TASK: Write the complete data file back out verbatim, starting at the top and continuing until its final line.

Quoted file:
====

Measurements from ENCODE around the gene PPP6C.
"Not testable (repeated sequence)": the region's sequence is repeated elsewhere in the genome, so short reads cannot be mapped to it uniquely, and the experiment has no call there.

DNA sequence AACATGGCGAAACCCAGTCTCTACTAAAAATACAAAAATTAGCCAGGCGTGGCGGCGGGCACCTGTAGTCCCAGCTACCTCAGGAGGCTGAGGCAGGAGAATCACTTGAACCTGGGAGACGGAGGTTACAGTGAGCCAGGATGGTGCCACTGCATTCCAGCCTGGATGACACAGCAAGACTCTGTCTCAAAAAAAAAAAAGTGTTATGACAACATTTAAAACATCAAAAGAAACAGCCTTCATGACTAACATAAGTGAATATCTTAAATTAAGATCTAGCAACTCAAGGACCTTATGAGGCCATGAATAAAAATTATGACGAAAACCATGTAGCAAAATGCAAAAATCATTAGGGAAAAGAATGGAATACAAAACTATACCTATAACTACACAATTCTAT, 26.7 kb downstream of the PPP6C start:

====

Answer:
Measurements from ENCODE around the gene PPP6C.
"Not testable (repeated sequence)": the region's sequence is repeated elsewhere in the genome, so short reads cannot be mapped to it uniquely, and the experiment has no call there.

DNA sequence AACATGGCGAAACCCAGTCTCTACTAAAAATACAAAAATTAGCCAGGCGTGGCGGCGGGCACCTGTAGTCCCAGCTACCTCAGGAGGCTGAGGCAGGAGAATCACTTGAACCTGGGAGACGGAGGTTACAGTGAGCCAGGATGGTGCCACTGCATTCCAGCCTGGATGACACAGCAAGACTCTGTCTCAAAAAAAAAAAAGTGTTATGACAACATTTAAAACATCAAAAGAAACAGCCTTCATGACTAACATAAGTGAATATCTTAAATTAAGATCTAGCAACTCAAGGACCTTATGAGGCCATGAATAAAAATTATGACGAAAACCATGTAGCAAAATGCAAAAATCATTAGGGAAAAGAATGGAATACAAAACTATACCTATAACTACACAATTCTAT, 26.7 kb downstream of the PPP6C start: